Separate to the loss of disks containing the bank account details of child benefit recipients in the UK, the loss covers details available from a large number of websites and includes account numbers, PINs, and the three-digit security code on the reverse of credit and debit cards, thus enabling them to be used online and over the telephone. There is currently a well-known scam in operation to obtain the three-digit security code from individual card holders, and once these are known the card details become available for sale online.
While many of these disclosures will be as a result of individuals not being sufficiently careful with their personal details and subsequently falling prey to social engineering scams, others will undoubtedly be as a result of breaches of the Data Protection Act by British organizations. The act states that anyone who processes personal information must comply with the eight principles that the data is: fairly and lawfully processed; processed for limited purposes; adequate, relevant, and not excessive; accurate and up-to-date; not kept for longer than is necessary; processed in line with your rights; secure; and not transferred to other countries without adequate protection.
Of perhaps even greater concern is the fact that some of these breaches will have been unintentional - organizations that are unaware that they are not compliant with, in this case, the Data Protection Act. However, ignoring any legislation or regulations is not an option. Organizations have a range of options to meet the IT demands of compliance. They can �do-it-yourself� in-house, utilizing existing or contract skills to create a bespoke solution for the organization; implement solutions created by software vendors, along with a level of services to help the implementation; or let a third party provide all, or part, of the technology and service, for a fee.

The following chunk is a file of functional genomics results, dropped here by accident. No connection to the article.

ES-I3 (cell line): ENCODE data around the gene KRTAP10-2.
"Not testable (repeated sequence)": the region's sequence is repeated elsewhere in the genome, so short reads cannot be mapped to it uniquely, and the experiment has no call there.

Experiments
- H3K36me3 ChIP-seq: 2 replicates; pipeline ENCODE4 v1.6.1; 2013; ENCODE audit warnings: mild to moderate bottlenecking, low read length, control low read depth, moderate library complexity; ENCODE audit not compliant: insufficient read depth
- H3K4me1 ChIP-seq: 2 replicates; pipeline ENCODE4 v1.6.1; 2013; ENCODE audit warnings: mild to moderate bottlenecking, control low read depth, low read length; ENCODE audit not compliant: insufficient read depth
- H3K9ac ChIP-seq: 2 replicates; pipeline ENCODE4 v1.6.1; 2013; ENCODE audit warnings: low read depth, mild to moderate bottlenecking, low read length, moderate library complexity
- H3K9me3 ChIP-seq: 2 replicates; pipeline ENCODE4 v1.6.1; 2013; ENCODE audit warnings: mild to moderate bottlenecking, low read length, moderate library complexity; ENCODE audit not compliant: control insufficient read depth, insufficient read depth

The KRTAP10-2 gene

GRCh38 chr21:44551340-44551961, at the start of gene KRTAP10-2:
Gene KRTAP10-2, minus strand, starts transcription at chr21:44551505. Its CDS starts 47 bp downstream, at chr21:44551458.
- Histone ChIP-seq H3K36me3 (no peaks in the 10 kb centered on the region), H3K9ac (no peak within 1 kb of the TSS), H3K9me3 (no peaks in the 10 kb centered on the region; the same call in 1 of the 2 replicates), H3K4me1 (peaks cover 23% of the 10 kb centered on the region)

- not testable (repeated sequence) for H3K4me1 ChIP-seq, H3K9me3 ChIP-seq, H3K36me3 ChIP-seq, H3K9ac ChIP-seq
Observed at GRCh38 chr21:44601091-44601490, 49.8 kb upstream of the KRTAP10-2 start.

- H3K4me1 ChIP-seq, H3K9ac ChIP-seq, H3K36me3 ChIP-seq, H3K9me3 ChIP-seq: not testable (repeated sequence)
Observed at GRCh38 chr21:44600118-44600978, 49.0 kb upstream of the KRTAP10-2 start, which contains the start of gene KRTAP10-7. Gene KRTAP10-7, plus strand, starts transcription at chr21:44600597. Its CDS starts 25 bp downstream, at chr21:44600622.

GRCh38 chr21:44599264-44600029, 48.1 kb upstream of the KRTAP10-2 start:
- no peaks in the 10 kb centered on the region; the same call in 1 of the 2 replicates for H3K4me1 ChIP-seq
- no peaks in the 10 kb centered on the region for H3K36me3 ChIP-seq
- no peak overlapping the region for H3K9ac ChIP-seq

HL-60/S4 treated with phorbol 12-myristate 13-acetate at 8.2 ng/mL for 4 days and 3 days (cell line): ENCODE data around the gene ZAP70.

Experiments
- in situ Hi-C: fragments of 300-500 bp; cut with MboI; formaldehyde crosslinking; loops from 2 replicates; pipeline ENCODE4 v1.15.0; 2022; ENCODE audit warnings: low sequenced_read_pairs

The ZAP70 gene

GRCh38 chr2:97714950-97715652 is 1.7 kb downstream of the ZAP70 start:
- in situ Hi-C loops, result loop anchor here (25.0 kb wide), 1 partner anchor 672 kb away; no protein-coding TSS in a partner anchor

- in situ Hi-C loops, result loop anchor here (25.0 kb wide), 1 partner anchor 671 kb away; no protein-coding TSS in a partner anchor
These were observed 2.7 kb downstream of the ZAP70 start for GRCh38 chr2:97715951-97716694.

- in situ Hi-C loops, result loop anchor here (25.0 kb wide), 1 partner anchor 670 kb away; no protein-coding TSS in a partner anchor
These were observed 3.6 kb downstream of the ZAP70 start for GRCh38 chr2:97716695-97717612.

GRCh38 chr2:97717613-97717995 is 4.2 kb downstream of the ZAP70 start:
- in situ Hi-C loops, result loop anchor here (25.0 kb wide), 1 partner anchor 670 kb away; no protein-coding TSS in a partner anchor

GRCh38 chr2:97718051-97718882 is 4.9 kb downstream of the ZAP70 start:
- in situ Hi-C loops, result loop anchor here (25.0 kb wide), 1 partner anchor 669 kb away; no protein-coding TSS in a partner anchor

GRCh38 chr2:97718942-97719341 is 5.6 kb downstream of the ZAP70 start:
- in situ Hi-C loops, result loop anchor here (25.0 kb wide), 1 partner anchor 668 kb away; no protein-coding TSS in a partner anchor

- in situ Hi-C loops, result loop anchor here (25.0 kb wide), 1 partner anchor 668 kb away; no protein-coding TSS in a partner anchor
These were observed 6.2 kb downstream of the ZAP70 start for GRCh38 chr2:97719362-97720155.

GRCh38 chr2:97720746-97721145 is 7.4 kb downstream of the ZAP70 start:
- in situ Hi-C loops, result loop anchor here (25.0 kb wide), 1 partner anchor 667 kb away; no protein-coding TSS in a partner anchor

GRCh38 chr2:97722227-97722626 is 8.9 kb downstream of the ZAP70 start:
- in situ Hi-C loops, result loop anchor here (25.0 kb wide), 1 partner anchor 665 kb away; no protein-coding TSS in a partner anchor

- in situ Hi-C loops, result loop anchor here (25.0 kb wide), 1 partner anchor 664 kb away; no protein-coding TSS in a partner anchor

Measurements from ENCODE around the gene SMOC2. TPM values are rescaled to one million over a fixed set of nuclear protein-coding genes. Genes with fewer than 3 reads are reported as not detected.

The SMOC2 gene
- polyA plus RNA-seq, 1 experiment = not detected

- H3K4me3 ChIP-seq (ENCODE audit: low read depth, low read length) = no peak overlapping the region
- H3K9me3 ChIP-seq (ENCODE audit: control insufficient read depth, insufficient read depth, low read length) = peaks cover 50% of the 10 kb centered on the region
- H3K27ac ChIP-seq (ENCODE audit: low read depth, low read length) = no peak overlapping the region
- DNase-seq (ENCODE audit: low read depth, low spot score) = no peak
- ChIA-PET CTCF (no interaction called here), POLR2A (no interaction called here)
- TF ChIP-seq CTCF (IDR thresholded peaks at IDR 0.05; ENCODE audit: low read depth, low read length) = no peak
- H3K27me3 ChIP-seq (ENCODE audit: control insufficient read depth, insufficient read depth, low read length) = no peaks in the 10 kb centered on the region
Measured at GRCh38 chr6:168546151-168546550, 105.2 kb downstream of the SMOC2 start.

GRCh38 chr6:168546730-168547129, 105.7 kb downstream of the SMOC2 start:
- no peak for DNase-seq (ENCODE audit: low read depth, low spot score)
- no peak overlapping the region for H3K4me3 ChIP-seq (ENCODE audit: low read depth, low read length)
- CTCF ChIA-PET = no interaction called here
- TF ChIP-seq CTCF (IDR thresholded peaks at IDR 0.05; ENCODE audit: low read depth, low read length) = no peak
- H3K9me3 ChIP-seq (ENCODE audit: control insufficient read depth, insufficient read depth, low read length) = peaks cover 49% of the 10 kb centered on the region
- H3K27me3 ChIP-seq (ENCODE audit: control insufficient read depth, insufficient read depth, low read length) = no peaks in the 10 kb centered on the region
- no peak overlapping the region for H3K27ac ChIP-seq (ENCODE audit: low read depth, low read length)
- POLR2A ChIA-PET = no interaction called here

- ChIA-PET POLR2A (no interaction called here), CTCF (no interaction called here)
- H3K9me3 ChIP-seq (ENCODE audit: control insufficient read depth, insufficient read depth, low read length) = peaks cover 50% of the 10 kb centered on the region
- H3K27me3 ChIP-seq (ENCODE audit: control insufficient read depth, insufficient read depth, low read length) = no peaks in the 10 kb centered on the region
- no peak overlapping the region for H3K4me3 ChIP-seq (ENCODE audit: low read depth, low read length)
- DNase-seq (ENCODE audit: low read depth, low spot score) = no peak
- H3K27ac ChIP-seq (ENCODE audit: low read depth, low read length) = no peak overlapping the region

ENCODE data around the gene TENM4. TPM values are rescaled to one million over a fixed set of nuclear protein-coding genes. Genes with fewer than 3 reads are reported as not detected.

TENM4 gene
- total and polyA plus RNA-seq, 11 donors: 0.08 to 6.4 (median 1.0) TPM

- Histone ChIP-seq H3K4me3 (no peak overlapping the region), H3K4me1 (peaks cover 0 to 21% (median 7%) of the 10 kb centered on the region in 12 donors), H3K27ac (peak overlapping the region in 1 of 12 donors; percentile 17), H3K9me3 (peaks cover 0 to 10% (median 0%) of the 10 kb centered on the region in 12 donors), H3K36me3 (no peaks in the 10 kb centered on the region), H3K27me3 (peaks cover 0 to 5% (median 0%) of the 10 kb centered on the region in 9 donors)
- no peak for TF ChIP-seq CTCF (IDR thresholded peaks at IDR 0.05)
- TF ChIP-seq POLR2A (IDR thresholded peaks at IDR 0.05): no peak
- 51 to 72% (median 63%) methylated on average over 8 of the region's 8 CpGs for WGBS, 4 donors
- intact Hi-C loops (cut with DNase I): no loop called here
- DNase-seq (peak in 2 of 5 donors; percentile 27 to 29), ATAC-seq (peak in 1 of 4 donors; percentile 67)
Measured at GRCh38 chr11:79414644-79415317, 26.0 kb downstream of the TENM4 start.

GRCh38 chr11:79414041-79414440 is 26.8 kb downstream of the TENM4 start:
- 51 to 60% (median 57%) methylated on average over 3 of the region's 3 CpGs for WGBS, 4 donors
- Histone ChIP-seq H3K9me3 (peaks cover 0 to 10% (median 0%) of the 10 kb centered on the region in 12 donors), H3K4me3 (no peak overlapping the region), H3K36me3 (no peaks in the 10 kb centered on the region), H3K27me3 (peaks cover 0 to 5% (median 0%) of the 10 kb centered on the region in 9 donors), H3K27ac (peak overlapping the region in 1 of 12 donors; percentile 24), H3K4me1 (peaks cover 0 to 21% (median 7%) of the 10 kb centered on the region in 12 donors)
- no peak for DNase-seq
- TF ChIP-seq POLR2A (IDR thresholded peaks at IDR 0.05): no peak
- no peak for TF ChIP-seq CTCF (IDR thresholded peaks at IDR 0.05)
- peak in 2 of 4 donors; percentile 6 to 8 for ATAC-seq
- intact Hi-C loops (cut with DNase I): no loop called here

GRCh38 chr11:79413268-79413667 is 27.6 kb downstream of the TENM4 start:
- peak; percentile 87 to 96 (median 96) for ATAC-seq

Each has its attractions and benefits, and conversely each has associated risks and costs. The correct choice will be specific to the individual business. The compliance agenda is a major opportunity to drive organizational change and improvement, and it places IT management at the center of the organization and demonstrates the value of the effective management of information. The role of IT management in compliance is not just to ensure that the business stays within the law, but to support fellow managers and others, in improving business processes and procedures.
Source: OpinionWire by Butler Group (www.butlergroup.com) 'End Intelliext
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